Which skills really matter? proving face, content, and construct validity for a commercial robotic simulator

Calvin Lyons, David W. Goldfarb, Stephen L. Jones, Niraj Badhiwala, Brian J. Miles, Richard Link, Brian J. Dunkin

Research output: Contribution to journalArticlepeer-review

66 Scopus citations


Background: A novel computer simulator is now commercially available for robotic surgery using the da Vinci® System (Intuitive Surgical, Sunnyvale, CA). Initial investigations into its utility have been limited due to a lack of understanding of which of the many provided skills modules and metrics are useful for evaluation. In addition, construct validity testing has been done using medical students as a "novice" group - a clinically irrelevant cohort given the complexity of robotic surgery. This study systematically evaluated the simulator's skills tasks and metrics and established face, content, and construct validity using a relevant novice group. Methods: Expert surgeons deconstructed the task of performing robotic surgery into eight separate skills. The content of the 33 modules provided by the da Vinci Skills Simulator (Intuitive Surgical, Sunnyvale, CA) was then evaluated for these deconstructed skills and 8 of the 33 determined to be unique. These eight tasks were used for evaluating the performance of 46 surgeons and trainees on the simulator (25 novices, 8 intermediate, and 13 experts). Novice surgeons were general surgery and urology residents or practicing surgeons with clinical experience in open and laparoscopic surgery but limited exposure to robotics. Performance was measured using 85 metrics across all eight tasks. Results: Face and content validity were confirmed using global rating scales. Of the 85 metrics provided by the simulator, 11 were found to be unique, and these were used for further analysis. Experts performed significantly better than novices in all eight tasks and for nearly every metric. Intermediates were inconsistently better than novices, with only four tasks showing a significant difference in performance. Intermediate and expert performance did not differ significantly. Conclusion: This study systematically determined the important modules and metrics on the da Vinci Skills Simulator and used them to demonstrate face, content, and construct validity with clinically relevant novice, intermediate, and expert groups. These data will be used to develop proficiency-based training programs on the simulator and to investigate predictive validity.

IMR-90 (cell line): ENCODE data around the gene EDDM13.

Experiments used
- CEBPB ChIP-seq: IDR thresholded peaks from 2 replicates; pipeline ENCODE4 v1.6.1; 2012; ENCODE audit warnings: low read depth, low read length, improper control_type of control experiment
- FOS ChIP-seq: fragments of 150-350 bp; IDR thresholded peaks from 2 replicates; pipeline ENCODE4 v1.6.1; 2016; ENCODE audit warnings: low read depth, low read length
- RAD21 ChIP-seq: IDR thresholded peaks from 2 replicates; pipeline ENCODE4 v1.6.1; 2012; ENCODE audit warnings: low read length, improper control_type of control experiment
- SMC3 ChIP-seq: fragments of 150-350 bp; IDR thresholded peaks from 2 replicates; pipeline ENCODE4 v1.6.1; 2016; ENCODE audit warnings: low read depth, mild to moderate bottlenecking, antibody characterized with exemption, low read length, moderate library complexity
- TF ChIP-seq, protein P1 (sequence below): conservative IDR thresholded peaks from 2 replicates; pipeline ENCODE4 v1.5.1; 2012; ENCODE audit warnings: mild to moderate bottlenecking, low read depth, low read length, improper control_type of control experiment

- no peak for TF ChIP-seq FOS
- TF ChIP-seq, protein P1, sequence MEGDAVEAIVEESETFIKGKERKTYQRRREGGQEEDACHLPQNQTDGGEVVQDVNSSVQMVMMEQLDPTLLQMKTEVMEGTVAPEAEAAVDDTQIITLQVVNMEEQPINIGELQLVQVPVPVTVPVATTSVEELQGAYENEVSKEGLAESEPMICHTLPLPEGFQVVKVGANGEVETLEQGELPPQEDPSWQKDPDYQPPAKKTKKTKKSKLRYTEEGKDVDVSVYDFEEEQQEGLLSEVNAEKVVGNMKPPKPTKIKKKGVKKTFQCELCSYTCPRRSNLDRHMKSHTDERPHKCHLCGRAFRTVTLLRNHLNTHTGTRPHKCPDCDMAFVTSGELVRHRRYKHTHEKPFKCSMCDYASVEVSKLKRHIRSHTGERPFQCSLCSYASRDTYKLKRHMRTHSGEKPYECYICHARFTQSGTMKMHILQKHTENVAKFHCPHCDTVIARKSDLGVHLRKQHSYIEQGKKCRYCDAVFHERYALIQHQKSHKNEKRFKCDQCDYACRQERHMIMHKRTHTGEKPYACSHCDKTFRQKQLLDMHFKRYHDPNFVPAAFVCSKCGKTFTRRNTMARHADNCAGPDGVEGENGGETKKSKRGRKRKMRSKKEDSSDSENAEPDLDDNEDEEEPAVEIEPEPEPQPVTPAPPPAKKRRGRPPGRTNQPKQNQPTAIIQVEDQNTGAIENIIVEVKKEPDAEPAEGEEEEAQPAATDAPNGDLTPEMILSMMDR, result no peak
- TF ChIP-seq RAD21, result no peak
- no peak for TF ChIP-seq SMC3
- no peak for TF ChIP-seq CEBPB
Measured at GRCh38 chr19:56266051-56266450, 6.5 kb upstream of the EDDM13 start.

Original languageEnglish (US)
Pages (from-to)2020-2030
Number of pages11
JournalSurgical Endoscopy
Issue number6
StatePublished - Jan 1 2013


  • Computing
  • Human/robotic
  • Imaging & VR
  • Surgical

ASJC Scopus subject areas

  • Surgery


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